Tuesday, July 15, 2008

ICT web site


For those of you who are yearning to plan a trip on the Idaho Centennial Trail, or if you're just curious about what it is, check out the new web pages on the Idaho Centennial Trail on the Idaho Department of Parks and Recreation web site.
The web site has a ton of information and photos about the Idaho Centennial Trail, how the trail was created, where it goes, what trail uses are allowed, how to find the best trail maps for the ICT, notes on resupply points, trail access issues and more. The web site also links to videos from a great program that Idaho Public Television did on the Idaho Centennial Trail.
Since the ICT was created in 1990, there haven't been very many people who have conquered the full length of the trail in one summer. Now there's no excuse ... we've provided the information you need, now you just have to plan a trip, get the time off reserved, and check out the trail.
Have fun!
Best, Steve

5 comments:

zeke said...

This is terrific. idaho's premier trail deserves a blog

KMPO Staff said...

This is an excellent blog idea. We will link to your blog from the Kootenai Metroplitan Planning Organization KMPO blog. we get a lot of traffic from Kootenai County and Spokane readers...

Matt said...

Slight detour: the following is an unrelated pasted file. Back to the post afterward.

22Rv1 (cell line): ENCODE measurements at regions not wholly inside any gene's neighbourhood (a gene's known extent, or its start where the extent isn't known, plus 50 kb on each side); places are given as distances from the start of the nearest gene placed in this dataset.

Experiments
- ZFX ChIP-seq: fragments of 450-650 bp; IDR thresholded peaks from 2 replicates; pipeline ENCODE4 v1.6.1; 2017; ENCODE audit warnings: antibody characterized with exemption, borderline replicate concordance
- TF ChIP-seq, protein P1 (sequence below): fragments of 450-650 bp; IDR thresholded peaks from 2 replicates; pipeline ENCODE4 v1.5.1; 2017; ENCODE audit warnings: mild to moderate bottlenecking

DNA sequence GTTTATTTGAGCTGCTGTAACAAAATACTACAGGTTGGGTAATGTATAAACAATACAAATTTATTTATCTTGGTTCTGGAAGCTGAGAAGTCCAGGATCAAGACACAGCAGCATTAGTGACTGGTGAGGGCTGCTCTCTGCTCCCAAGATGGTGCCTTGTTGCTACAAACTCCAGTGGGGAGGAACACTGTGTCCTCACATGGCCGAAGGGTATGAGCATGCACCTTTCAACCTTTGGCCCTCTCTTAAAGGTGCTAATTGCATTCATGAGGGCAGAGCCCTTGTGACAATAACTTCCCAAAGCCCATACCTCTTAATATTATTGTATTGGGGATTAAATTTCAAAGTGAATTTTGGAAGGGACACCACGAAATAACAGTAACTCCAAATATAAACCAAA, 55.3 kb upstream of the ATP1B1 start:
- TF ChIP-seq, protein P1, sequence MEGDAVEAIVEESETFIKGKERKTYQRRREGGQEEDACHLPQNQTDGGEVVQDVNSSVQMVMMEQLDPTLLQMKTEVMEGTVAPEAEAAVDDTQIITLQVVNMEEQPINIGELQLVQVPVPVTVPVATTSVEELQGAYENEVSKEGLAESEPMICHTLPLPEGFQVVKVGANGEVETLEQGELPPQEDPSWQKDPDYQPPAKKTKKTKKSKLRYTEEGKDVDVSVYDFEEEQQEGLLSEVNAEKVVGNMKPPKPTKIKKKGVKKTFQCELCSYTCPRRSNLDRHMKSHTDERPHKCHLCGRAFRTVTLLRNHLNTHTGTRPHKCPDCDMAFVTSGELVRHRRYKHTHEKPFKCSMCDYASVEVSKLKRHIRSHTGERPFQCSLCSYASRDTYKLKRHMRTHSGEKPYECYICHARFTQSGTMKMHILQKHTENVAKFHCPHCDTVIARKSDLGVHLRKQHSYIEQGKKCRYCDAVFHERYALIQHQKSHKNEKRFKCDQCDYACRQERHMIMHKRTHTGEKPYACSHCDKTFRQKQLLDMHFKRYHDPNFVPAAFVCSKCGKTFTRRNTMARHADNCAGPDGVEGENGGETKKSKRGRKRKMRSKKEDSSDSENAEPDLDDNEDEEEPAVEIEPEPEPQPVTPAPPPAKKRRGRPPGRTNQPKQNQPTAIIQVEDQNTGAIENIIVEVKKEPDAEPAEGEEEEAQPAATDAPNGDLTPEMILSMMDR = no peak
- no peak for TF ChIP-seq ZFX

I have been studying the North Idaho section of the trail and noticed about 14 or 15 miles follow the east shore road along Priest Lake. The east shore road is a very busy road with a tiny shoulder and the section the trail follows is not even a scenic part of the road that allows one to view the lake. In my view it would be dangerous to hike that far along the road. There are miles of ATV roads, Hiking trails, and logging roads with gorgeous views of the lake and the Selkirk mountains that could be utilized. From Hunt Lake trailhead you could follow these roads, many with great scenery, north and drop down to Lion Head campground to pick up the trail from there and continue on up to the Upper Priest Lake. What is also nice about the network of logging roads up there is they are well marked on the map and just about any car can drive up them without much difficulty to drop food caches. So, to make a long question short; what is the reason for having the trail follow the East Shore Road for 15 miles?

Leo Hennessy said...

Matt, Thank you for the comment on the East Shore of Priest Lake. The trail route was placed on the paved road along the Lake because we needed a route to approve and did not have to time to scout a route through the Dept of Lands property. The roads you speak of are Dept of Lands logging roads and they will log with out notice and close sections at will. My guess is that the route will have to change yearly because of state logging activity. If you have a good route through the area, I would consider making it the trail. I would need to ground truth it and get approval from the Dept of Lands. Maybe a volunteer from North Idaho would like to scout the area to find the best route.

Anonymous said...

I would like to bike the trail. Anyone know of a commercial oufit offering that as an option ?.